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Common bermuda in coastal hay meadow

bermuda coastal

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#1 rudeag

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Posted 16 July 2017 - 10:48 AM

New to group and have a problem with common bermuda in coastal hay patch. Sprigged in 1963 and actively hayed for last 10 years. I have several small patches of common in the meadow. Has coastal ever reverted back to common? What are remedial actions to eliminate?



#2 Tx Jim

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Posted 16 July 2017 - 12:10 PM

I think true Coastal Bermuda that's been sprigged won't revert back to Common Bermuda but some seeded varieties will revert back. I think your best solution is good fertilization program to encourage Coastal to outgrow Common.


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#3 rudeag

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Posted 16 July 2017 - 12:30 PM

Thanks for the reply. Excellent idea and will do that.  I was thinking about hand spraying the small plots with glyphosate at a rate of 1 1/2 to 2 ozs per gallon. Decent idea? Additionally I have never planted any common in the pasture. Go figger. 



#4 Tx Jim

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Posted 16 July 2017 - 05:17 PM

I think Common Bermuda will not be bothered by 1-1/2-2 OZs per acre. :D



#5 rudeag

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Posted 16 July 2017 - 05:40 PM

Tx Jim, I suspect u are right, probly wouldn't faze a goat weed either. The rate would be 1 1/2 to 2 ozs per gallon.



#6 rudeag

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Posted 28 July 2017 - 03:08 PM

I have decided the common came in on some previous years baling equipment. 



#7 vhaby

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Posted 28 July 2017 - 05:06 PM

I have common bermudagrass in my Coastal hay meadow also, probably from mismanagement by previous absentee owners and from moving cattle from common bermudagrass pasture to the Coastal bermudagrass hay meadow. Common bermudagrass is an invader.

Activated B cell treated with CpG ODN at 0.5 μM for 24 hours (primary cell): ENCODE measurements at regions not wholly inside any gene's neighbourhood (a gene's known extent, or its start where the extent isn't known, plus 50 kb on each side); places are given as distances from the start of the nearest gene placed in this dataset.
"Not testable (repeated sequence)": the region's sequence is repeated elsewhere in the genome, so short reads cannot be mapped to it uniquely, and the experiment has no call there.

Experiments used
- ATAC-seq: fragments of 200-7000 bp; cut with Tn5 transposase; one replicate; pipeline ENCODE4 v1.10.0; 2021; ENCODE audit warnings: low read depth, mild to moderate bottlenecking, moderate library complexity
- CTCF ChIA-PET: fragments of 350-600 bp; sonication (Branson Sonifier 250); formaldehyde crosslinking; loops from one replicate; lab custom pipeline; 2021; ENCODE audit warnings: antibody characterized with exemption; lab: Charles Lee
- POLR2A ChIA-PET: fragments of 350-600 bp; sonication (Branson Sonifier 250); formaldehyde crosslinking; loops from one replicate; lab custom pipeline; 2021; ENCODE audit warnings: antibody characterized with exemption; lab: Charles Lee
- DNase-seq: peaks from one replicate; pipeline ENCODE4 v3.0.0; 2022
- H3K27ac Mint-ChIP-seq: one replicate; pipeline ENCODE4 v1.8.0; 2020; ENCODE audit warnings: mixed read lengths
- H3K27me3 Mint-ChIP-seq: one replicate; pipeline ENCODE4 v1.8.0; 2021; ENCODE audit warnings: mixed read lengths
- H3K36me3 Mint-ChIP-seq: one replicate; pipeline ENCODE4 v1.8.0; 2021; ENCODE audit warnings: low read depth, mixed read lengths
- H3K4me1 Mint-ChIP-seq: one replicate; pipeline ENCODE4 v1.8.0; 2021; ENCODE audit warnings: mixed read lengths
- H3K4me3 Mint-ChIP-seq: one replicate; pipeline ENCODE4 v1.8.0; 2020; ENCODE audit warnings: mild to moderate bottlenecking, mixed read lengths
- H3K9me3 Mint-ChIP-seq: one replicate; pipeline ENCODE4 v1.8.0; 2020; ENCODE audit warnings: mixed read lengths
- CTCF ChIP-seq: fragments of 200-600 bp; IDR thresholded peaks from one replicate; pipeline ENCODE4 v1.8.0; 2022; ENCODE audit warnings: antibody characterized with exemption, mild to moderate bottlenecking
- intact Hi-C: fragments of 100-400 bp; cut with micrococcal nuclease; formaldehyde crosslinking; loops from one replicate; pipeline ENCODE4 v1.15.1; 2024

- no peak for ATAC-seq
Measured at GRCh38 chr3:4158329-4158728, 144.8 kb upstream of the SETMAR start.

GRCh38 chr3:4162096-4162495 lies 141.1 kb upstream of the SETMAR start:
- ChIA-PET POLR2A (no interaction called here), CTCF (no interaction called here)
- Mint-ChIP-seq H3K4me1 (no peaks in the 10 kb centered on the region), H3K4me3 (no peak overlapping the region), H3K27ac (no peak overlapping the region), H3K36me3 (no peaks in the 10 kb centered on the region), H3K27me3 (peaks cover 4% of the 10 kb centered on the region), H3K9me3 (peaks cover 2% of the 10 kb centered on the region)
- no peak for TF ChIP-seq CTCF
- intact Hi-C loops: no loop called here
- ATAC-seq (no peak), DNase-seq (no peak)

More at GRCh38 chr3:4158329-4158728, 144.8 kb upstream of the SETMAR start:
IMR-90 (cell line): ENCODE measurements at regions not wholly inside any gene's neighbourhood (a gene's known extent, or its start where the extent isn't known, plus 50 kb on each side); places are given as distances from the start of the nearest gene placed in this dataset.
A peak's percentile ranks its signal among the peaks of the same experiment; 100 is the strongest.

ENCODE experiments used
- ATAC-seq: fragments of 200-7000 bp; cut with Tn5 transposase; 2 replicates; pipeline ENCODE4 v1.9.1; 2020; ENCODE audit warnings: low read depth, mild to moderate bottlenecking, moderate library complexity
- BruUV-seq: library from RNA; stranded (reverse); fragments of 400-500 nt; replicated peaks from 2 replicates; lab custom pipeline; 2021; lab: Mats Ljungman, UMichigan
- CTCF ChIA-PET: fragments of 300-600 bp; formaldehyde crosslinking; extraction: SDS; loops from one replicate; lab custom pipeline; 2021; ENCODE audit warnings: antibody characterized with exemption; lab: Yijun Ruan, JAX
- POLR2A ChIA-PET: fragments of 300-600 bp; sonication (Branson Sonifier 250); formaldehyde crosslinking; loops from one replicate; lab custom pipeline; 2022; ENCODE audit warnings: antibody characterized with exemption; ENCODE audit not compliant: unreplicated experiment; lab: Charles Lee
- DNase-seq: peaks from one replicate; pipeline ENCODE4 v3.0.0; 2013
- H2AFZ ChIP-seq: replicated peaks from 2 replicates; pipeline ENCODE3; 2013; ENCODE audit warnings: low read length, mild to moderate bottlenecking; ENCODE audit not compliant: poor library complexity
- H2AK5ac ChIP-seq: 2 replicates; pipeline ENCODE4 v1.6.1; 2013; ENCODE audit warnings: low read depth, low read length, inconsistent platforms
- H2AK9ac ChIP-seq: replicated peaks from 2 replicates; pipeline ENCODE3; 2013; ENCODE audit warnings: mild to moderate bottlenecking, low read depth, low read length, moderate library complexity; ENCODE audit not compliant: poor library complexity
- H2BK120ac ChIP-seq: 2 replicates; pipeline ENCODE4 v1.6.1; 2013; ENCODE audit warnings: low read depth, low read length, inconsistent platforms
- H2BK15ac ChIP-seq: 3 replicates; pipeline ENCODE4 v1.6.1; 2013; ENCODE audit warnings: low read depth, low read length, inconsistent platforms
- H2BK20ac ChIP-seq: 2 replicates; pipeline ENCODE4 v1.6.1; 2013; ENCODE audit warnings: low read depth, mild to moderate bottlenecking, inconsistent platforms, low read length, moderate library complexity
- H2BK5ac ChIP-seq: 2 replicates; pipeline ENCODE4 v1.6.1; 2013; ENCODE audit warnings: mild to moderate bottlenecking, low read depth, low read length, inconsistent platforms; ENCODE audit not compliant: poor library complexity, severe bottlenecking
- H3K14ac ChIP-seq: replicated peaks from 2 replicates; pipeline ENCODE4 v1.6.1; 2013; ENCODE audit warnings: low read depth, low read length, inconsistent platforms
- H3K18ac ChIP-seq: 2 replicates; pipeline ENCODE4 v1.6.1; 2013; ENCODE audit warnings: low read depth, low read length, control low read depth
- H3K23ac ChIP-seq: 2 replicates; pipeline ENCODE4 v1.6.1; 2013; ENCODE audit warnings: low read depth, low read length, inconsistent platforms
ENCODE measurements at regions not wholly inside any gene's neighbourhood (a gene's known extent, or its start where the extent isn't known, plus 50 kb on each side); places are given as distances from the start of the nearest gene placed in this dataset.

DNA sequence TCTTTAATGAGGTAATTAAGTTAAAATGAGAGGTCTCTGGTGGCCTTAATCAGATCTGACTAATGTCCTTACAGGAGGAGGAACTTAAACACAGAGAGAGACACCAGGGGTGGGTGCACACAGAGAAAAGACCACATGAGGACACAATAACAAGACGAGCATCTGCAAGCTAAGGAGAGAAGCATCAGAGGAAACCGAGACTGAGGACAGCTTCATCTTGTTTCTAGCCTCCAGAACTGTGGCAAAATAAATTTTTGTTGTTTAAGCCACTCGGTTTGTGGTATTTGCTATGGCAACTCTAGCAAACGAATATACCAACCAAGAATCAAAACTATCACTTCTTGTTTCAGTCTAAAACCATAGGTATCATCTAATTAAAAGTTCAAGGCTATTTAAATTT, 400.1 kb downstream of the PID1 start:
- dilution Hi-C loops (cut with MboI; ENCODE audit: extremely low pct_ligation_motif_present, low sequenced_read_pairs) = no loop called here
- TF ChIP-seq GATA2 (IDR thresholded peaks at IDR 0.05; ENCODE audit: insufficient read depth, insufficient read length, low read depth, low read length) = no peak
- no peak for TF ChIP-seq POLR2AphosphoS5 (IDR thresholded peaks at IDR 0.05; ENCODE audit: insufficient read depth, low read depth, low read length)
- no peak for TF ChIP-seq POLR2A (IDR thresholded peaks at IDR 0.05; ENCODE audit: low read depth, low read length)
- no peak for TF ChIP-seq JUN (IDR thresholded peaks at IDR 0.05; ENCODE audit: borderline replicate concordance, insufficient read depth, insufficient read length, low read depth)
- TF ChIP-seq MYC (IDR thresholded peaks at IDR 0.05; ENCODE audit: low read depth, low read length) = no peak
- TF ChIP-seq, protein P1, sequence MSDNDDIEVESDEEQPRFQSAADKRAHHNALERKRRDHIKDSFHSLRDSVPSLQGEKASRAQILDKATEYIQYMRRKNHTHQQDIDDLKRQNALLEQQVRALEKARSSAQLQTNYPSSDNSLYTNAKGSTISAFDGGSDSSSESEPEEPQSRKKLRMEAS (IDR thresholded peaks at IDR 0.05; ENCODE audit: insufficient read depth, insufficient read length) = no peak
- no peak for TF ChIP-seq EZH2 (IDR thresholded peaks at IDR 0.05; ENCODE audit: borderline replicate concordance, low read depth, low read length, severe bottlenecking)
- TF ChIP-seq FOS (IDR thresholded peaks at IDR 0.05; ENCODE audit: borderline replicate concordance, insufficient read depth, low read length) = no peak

What is the pH of your hay meadow soil? When you fertilize your hay meadow for Coastal bermudagrass hay, are you using a 4-1-5 ratio of N-P2O5-K2​O? Like 80-20-100 per acre. Don't need the middle number (P2O5) if your soil test phosphorus level is high, but you may want to apply some phosphate with one application of fertilizer each season to replace what is removed by the bermudagrass. Don't forget to include some sulfur, like 20 to 30 lb/acre from KMag if you are using ammonium nitrate as the nitrogen source. If using urea from an American Plant Food plant, it likely is already blended with ammonium sulfate.

 

A word of caution if you intend to Roundup the common bermudagrass, do this during a time when the Coastal bermudagrass is actively growing, and include a pre-emergent herbicide in the application. If you kill the common, other undesirable weeds including common bermudagrass from seed may fill in the spots where the common has been killed before the Coastal bermudagrass has had time to grow into the killed spots My 2c worth.


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#8 somedevildawg

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Posted 28 July 2017 - 05:54 PM

I have decided the common came in on some previous years baling equipment.

Cross contamination with common is purty, well......common :o I wouldn't worry with it much if it were in coastal...Tift 85 would be a bit different DEPENDING on my eventual market for said forage ;)